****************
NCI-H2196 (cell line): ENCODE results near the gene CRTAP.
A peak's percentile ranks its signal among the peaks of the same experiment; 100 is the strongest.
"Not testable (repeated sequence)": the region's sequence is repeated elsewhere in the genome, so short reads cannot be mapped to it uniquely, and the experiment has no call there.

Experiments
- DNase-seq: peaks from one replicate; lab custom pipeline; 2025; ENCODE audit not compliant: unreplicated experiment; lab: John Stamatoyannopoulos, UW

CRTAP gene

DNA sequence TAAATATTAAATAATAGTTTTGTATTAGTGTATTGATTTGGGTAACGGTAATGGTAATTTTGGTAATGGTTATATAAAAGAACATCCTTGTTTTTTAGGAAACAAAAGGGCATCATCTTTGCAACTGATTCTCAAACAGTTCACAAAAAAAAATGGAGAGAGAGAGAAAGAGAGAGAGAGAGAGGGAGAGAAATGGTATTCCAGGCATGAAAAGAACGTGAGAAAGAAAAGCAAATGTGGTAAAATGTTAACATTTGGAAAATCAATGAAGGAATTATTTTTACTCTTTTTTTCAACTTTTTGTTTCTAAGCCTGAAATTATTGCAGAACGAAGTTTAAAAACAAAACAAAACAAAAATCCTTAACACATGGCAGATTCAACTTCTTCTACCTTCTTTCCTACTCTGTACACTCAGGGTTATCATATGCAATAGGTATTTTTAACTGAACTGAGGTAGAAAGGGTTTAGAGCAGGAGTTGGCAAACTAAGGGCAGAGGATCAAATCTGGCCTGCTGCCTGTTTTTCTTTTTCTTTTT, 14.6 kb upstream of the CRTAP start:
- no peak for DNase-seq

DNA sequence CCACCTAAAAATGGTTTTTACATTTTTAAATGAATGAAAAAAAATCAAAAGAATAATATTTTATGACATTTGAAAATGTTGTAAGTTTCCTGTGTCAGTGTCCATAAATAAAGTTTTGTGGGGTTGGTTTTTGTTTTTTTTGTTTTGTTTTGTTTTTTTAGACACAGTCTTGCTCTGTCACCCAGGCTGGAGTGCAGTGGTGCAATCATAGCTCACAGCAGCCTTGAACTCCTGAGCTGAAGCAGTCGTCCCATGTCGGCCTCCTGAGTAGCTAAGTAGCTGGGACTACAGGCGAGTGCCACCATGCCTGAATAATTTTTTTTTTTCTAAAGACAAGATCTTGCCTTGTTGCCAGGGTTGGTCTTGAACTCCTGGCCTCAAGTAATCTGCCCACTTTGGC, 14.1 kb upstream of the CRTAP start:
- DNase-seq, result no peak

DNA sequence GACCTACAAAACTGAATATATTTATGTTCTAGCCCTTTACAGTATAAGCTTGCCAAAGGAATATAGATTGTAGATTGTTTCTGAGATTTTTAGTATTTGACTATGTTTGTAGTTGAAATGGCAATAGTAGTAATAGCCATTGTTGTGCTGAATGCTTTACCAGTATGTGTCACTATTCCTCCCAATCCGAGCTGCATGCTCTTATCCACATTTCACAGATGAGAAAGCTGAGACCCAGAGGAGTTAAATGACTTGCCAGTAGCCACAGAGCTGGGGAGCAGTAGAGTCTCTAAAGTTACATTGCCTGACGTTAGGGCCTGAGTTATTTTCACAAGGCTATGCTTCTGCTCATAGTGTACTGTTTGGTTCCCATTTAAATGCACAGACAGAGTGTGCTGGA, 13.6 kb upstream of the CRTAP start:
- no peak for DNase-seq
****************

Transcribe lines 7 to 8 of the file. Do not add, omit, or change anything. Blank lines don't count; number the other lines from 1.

DNA sequence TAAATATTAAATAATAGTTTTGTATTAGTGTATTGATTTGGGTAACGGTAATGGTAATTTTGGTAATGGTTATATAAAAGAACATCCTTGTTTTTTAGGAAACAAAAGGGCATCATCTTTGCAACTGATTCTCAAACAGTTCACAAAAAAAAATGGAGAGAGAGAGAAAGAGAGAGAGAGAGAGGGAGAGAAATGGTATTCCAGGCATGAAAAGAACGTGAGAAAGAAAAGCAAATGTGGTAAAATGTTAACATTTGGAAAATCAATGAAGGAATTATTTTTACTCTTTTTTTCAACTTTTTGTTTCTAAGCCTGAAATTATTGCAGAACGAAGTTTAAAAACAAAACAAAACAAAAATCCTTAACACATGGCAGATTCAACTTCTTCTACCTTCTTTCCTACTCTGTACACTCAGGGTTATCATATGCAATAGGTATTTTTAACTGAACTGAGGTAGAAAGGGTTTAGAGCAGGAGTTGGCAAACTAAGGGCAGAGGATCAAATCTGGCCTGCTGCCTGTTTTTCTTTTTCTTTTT, 14.6 kb upstream of the CRTAP start:
- no peak for DNase-seq